For the birds

Finally! I got my chance to perch (pardon the pun) in the backyard and photograph birds with my new lens (which I call Big Mamma – the 600mm VR). I’d been wanting to do this since I got the lens in December, but back then it was either too cold, too dark, or there just weren’t that many birds around. Anyway, I have all kinds of excuses…. But when it was clear that spring was actually going to arrive this year, I was just itching to get out to try my hand at bird photography. I knew from my few forays this winter that it was harder than it looked. But I’m determined to produce some great images. It’s all about practice, practice, practice! And well, the beaver hadn’t shown up while I was out there (despite sitting in a blind for an hour) and I was determined to make some images.

A White-breasted Nuthatch waiting patiently for his turn at the feeder (copyright Shelley L. Ball)

We have several bird feeders in our backyard and so there’s almost always a flurry of activity there. Mind you, it’s mostly the same characters showing up day to day, but occasionally, we get something new. One bird that did show up in winter and has surprisingly stuck around, is the Dark-eyed Junco. I love these little birds – slate grey on top and white on the bottom. They never go to the feeders to eat; they always stay on the ground and look for seed that the other birds have knocked out of the feeders. They must just love Bluejays! We often watch the Bluejays using their beaks to swipe seed out of the bottom of the feeder and fire it all over the ground. No wonder the feeders are empty so quickly and we’re going broke ….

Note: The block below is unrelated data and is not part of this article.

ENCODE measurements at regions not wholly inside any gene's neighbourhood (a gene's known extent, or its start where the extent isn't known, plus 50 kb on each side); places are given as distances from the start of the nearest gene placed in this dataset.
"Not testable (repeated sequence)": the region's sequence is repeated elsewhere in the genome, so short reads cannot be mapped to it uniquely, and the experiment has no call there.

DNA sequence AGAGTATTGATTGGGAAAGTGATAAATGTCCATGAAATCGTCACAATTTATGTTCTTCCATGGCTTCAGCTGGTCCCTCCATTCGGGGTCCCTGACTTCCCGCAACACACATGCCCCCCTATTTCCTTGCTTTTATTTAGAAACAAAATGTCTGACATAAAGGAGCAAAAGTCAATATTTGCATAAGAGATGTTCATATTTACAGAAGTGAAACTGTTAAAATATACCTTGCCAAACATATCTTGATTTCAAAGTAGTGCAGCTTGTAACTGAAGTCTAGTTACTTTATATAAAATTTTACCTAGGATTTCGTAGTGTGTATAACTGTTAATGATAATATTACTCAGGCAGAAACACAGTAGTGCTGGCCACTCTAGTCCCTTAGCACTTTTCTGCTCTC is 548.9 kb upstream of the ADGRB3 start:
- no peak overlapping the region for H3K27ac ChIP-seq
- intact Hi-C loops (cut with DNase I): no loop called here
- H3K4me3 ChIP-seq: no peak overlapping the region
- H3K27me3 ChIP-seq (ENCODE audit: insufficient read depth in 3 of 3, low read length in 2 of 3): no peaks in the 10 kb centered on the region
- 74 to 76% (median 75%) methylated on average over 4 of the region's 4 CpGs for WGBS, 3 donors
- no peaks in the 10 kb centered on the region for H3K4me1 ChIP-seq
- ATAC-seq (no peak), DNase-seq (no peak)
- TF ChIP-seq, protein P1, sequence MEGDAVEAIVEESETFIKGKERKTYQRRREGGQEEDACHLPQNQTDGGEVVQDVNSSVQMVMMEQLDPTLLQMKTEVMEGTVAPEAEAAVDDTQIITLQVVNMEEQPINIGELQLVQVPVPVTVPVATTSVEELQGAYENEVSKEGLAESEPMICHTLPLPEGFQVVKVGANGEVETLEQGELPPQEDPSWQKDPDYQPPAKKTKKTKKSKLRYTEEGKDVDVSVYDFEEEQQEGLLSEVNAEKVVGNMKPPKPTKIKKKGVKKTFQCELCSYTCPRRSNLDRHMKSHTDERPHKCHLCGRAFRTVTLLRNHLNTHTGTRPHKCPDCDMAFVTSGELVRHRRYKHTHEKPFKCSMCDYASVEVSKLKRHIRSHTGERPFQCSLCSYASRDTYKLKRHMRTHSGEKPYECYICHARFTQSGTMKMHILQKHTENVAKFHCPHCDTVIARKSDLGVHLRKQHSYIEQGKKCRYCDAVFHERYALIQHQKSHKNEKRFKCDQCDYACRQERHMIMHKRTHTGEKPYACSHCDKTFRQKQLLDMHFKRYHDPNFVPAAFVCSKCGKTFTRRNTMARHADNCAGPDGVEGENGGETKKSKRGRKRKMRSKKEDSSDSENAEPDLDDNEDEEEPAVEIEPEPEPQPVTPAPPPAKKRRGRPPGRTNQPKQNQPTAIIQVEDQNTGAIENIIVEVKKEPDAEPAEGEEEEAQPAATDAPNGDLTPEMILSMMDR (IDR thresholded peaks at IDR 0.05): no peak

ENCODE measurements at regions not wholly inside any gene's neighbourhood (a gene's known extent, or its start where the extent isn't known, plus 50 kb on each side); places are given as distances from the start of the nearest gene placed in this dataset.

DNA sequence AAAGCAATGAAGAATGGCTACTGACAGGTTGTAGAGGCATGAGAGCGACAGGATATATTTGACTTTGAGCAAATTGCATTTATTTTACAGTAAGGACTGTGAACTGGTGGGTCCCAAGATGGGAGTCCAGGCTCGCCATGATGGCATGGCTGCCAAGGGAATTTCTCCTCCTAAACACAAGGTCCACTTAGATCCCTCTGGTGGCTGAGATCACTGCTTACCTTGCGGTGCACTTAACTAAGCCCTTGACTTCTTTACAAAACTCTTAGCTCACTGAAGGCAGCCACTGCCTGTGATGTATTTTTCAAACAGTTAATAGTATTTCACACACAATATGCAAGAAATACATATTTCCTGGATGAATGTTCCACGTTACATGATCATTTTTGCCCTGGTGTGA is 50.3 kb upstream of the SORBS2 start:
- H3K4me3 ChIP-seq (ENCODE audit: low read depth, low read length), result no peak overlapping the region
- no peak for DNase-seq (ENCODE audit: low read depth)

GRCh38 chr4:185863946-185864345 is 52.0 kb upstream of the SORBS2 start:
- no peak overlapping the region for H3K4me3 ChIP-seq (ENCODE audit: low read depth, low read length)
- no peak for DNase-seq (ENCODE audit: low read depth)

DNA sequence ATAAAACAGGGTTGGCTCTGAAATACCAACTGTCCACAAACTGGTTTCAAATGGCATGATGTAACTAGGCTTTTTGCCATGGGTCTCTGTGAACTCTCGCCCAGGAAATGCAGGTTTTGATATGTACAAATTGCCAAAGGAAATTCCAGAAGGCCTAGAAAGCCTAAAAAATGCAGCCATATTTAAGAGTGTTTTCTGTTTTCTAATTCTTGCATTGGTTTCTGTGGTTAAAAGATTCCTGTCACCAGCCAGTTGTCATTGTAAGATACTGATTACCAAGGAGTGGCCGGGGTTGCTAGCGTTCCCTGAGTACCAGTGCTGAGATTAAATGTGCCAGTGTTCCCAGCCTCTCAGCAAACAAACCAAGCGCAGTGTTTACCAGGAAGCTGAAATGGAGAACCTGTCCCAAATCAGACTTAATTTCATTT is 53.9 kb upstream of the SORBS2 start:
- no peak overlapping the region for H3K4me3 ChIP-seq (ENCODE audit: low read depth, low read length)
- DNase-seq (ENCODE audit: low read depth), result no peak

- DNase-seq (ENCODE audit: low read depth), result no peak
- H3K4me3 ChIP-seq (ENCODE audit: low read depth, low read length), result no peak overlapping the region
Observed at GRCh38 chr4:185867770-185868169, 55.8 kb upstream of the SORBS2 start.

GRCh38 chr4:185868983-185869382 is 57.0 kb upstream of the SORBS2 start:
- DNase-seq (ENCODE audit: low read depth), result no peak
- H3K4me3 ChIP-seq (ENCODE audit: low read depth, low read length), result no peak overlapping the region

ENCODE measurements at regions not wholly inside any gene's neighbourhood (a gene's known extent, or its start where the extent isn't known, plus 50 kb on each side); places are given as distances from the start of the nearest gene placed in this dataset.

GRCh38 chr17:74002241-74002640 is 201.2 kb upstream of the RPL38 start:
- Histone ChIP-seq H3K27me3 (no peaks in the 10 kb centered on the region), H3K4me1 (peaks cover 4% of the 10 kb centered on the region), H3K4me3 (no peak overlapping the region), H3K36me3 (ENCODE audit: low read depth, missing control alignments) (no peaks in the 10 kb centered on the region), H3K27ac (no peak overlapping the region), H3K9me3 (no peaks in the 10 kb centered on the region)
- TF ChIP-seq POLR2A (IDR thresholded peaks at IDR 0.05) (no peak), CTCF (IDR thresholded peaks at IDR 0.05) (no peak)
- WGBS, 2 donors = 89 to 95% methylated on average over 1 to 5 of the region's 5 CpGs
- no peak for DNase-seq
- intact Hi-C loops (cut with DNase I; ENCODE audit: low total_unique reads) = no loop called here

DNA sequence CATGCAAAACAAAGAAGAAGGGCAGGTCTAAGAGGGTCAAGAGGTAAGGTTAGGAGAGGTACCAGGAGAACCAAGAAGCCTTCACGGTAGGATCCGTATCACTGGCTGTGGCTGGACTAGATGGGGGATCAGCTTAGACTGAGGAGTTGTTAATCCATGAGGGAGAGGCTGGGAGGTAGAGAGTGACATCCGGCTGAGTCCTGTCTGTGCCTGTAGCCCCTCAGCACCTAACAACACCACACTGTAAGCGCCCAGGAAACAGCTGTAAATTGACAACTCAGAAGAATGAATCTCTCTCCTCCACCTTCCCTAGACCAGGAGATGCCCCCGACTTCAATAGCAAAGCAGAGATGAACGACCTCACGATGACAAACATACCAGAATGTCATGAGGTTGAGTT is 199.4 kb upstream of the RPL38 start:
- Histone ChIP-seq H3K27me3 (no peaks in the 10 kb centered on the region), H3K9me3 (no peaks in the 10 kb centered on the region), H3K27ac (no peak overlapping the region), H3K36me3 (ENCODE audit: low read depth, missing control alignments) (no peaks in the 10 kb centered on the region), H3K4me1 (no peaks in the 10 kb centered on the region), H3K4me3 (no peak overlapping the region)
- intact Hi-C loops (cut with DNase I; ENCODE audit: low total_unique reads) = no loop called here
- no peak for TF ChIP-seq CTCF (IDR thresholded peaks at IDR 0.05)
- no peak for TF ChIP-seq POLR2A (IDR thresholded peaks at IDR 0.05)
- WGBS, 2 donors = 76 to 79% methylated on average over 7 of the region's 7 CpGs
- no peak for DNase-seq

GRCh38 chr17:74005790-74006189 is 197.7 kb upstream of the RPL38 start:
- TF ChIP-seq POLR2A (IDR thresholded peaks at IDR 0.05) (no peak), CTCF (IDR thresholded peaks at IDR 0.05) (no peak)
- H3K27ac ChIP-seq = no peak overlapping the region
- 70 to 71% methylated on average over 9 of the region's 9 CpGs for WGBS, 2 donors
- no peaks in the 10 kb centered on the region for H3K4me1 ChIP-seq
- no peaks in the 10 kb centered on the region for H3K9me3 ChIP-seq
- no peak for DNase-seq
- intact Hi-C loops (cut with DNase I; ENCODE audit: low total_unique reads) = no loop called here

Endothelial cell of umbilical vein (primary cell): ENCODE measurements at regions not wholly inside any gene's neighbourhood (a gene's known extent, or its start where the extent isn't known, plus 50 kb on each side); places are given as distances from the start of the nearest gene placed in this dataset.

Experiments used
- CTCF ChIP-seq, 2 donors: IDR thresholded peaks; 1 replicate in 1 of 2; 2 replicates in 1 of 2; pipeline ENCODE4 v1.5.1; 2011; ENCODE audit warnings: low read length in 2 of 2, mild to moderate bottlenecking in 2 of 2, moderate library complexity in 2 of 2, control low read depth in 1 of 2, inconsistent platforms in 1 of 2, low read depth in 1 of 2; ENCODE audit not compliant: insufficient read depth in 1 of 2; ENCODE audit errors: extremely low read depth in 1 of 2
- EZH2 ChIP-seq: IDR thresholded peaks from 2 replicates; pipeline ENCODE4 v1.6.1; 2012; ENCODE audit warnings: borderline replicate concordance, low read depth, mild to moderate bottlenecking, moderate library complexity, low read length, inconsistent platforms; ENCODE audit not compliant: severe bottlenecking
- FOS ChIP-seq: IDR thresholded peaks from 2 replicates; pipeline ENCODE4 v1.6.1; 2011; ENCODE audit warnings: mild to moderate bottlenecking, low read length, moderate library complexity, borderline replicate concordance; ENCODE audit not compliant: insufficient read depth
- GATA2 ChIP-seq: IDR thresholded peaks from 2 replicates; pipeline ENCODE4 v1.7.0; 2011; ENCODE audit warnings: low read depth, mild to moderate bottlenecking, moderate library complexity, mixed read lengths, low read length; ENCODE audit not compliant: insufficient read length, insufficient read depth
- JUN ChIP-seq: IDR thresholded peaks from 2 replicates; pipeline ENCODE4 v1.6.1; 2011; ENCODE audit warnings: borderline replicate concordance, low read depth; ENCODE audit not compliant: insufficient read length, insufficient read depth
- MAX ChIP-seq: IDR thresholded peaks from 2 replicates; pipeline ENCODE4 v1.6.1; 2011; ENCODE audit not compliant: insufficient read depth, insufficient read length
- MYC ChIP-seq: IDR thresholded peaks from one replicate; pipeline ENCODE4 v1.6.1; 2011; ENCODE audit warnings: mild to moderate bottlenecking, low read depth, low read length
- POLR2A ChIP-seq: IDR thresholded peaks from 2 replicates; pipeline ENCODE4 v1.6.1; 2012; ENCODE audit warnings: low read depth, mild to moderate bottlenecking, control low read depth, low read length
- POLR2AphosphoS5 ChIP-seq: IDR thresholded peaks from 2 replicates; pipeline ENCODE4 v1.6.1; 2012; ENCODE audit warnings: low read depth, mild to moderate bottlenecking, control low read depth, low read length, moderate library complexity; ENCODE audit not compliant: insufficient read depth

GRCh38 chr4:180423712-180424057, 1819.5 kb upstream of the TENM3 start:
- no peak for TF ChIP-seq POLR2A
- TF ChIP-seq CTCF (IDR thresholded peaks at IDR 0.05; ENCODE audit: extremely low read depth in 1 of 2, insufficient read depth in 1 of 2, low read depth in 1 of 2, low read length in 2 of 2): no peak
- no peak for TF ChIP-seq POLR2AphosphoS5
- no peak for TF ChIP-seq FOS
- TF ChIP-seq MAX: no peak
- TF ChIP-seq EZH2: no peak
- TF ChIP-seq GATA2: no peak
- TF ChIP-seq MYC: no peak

A Robin who was bobbing around the backyard looking for insects (copyright Shelley L. Ball)

Thanks to the Bluejays (and with a little help from me too) the Juncos came right up behind our back patio to feed on fallen seed. They are quite shy little birds, but if you sit really still, they will come up quite close. Because of this, I was able to get a few really nice shots. The key to getting good shots of birds that feed on the ground is to get down to their level. Photographing a bird that’s on the ground while your camera is at human shoulder height doesn’t result in very appealing images. You need to get down to bird level, or close to it. So that’s what I did.

Here are some shots taken from our back patio.

Dark-eyed Junco (copyright Shelley L. Ball)

Dark-eyed Junco feeding on the ground (copyright Shelley L. Ball)

Looking for more seed (copyright Shelley L. Ball)

Looking around.... (copyright Shelley L. Ball)

I’ve  just finished work, the light is great, and before I go out to camera club meeting tonight, I’ll go see if the beavers are out there. If so, I’ll just have to spend a bit of time in the blind. After all, who needs to eat dinner. I need to lose weight anyway. And I’d sooner photograph wildlife. Plus, if I’m REALLY lucky, maybe the otter will come back. One of the otters made its first appearance of the spring. It showed up in the early evening yesterday and actually sat right near the spot where the beaver often sits to munch on aquatic plants. I would be soooo happy if the otters park over there for a while so I can get some good shots. Here’s hoping!

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2 Comments

Filed under Wildlife Photography

2 responses to “For the birds

  1. Great shots, Shelley! My preference goes to the 1st and 4th photos of the dark-eyed junco. The soft backgrounds are really nice and make the bird stand out.

    • Thanks France. Really appreciate the feedback. My favourite is the first Junco image. I love the softness of the background and the colour of it compliments the slate-grey of the Junco. The full rez image is pin-sharp so you can see some nice feather detail.

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